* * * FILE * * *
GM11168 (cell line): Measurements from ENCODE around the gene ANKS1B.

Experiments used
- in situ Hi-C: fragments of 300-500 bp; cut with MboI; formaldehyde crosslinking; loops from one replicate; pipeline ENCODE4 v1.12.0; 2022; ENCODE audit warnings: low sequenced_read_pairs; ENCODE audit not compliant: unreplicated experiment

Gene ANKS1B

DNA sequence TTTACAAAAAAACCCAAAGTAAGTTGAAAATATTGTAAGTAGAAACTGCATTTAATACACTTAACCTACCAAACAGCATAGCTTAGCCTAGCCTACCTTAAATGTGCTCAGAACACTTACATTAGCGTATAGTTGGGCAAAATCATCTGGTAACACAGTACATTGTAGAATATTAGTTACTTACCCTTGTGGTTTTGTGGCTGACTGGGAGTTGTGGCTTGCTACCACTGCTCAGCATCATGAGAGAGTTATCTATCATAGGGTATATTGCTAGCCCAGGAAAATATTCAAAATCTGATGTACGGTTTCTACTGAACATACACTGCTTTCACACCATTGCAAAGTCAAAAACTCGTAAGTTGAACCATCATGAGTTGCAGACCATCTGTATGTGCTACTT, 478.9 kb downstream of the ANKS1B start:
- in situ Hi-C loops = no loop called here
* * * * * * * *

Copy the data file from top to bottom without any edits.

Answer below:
GM11168 (cell line): Measurements from ENCODE around the gene ANKS1B.

Experiments used
- in situ Hi-C: fragments of 300-500 bp; cut with MboI; formaldehyde crosslinking; loops from one replicate; pipeline ENCODE4 v1.12.0; 2022; ENCODE audit warnings: low sequenced_read_pairs; ENCODE audit not compliant: unreplicated experiment

Gene ANKS1B

DNA sequence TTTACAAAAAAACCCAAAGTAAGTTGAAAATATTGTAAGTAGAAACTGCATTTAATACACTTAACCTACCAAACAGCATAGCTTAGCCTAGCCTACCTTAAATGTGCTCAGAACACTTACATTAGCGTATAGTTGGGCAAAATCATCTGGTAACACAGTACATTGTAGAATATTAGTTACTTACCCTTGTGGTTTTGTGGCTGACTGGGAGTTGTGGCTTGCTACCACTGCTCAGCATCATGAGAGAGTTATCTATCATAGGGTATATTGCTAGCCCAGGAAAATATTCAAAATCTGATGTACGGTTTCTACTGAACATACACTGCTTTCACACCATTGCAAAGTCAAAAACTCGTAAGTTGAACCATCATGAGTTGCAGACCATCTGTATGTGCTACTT, 478.9 kb downstream of the ANKS1B start:
- in situ Hi-C loops = no loop called here